After taking a 2-1 lead in their 4OT victory, the Blazers were eyeing up a commanding 3-1 lead in Game 4. While simultaneously getting his second consecutive triple double, and fourth this postseason, Jokic led the Nuggets in a 116-112 victory against the Blazers on the road, crushing their dreams. Riding the back of Jamal Murray and his 34 point game, the Nuggets handed the Blazers their first home postseason loss of the season.

Game 5 was one of the least exciting games of the series, with the Nuggets blowing out the Blazers by a dominant 26 point margin, 98-124. Millsap was a strong player all series, averaging 19 points per game, and in Game 5, he scored 24. The Nuggets played an all around tight game in Game 5, with Murray scoring 18 and scoring 25. On top of that, Jokic tied the team’s playoff rebound record with 19. Having to control all of these different offensive players for the Nuggets is clearly taking its toll on the Blazers, but it’s also helping them prepare for the star studded Warriors.

In Game 6, Lillard brought back the fire, leading the Blazers to a 119-108 win to force Game 7. The Portland backcourt of Lillard and McCollum finished with 62 combined points, 32 and 30 respectively, and Hood added 25 off the bench. Consistent as always, Jokic had 29 points and 12 rebounds for the Nuggets, and Murray added 24.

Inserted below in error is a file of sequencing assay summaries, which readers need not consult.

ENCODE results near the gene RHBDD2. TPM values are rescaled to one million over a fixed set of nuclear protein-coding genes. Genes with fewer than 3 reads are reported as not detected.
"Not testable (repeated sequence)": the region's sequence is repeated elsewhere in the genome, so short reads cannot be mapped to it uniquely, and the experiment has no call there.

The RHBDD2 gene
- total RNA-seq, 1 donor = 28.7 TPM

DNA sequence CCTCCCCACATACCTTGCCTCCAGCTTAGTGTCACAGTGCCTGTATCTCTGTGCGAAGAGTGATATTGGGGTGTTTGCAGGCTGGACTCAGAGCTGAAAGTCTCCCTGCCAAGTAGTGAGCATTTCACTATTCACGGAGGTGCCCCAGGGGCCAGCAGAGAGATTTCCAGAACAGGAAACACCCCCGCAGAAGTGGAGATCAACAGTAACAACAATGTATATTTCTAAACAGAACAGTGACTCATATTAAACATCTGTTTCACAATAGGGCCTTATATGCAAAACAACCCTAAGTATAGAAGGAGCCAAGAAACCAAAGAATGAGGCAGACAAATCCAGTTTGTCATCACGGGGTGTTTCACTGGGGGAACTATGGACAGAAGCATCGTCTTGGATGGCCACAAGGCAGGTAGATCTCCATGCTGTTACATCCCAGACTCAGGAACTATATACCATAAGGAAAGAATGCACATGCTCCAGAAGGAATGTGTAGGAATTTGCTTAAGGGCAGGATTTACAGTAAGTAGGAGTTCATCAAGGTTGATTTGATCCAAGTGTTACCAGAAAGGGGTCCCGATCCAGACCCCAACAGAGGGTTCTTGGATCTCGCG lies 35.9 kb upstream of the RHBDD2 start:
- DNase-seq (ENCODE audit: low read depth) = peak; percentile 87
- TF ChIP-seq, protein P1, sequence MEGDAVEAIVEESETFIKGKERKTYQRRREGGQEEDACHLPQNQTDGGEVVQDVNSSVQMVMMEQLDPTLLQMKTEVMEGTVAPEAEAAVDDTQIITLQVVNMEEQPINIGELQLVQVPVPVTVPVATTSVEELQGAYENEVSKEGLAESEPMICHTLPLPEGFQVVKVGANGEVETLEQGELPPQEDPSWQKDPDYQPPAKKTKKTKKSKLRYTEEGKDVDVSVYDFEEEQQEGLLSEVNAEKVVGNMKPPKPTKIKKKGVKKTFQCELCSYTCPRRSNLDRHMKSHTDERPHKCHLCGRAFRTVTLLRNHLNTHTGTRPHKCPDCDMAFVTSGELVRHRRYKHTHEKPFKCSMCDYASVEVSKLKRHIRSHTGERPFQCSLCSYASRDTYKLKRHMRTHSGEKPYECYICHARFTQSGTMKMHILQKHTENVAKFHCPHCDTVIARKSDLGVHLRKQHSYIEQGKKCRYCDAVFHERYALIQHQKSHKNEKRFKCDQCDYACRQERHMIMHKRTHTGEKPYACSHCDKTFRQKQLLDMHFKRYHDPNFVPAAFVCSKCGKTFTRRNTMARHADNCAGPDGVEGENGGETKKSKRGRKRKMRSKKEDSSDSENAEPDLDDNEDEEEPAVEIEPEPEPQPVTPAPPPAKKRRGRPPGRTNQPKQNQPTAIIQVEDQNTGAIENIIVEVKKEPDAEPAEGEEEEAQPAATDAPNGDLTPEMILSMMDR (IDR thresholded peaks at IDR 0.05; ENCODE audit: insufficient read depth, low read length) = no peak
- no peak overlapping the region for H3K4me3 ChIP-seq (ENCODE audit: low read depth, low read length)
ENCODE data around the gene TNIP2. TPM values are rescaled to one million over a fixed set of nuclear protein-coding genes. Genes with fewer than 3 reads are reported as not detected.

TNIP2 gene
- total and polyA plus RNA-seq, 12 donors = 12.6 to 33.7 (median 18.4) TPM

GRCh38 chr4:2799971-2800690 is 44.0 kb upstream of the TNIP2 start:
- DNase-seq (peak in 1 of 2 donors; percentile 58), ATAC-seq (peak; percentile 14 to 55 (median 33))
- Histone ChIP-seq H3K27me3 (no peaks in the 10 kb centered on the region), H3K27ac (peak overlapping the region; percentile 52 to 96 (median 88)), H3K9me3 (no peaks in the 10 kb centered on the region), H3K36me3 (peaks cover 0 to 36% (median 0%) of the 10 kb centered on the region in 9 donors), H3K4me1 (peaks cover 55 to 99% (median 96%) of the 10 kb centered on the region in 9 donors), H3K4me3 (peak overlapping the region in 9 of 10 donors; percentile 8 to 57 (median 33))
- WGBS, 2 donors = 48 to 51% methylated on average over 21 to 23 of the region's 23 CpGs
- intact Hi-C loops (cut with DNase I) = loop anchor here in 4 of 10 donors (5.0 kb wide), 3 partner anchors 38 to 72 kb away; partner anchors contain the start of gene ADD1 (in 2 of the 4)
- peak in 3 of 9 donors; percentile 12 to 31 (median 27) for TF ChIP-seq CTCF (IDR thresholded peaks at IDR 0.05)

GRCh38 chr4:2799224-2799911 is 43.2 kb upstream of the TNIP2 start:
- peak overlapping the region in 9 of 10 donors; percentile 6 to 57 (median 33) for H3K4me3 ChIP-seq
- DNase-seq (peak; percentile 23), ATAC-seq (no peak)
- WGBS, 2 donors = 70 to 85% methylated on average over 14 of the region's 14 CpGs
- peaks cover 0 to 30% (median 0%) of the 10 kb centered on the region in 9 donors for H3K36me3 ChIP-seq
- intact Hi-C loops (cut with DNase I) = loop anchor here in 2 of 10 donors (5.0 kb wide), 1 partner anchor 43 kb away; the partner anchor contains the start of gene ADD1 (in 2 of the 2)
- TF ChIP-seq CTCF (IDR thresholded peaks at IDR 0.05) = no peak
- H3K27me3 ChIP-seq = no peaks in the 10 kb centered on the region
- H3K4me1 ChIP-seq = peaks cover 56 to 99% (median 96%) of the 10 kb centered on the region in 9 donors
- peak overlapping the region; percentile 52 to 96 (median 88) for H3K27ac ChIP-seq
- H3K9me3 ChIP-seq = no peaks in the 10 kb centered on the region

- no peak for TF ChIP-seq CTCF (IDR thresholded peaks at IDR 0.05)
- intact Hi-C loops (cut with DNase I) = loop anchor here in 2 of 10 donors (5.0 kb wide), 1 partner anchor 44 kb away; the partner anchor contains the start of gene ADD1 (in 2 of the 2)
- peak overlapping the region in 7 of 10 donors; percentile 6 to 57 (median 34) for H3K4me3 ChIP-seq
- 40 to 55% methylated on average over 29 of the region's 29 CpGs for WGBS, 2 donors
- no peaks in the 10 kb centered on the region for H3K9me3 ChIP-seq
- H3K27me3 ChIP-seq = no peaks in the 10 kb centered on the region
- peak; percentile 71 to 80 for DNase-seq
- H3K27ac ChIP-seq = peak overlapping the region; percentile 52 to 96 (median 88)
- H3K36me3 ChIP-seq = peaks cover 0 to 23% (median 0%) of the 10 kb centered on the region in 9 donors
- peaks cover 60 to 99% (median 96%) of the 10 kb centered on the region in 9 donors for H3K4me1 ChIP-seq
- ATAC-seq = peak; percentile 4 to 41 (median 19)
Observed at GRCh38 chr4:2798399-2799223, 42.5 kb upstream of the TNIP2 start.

Game 7 was another cold game for Lillard, but McCollum picked up the slack on offense and defense. Dropping 37 in the 100-96 Blazers win, McCollum pushed them on to the Western Conference Finals, their first since 2000. Murray didn’t do much for the Nuggets, going 4-18 for the night, and becoming the victim of a momentum-shifting chase down block at the hands of McCollum. The first half didn’t go too well for the Blazers, who ended up down eleven points at the half. They never gave up though, slowly coming back and finishing off the Nuggets with a strong defensive performance in the fourth quarter.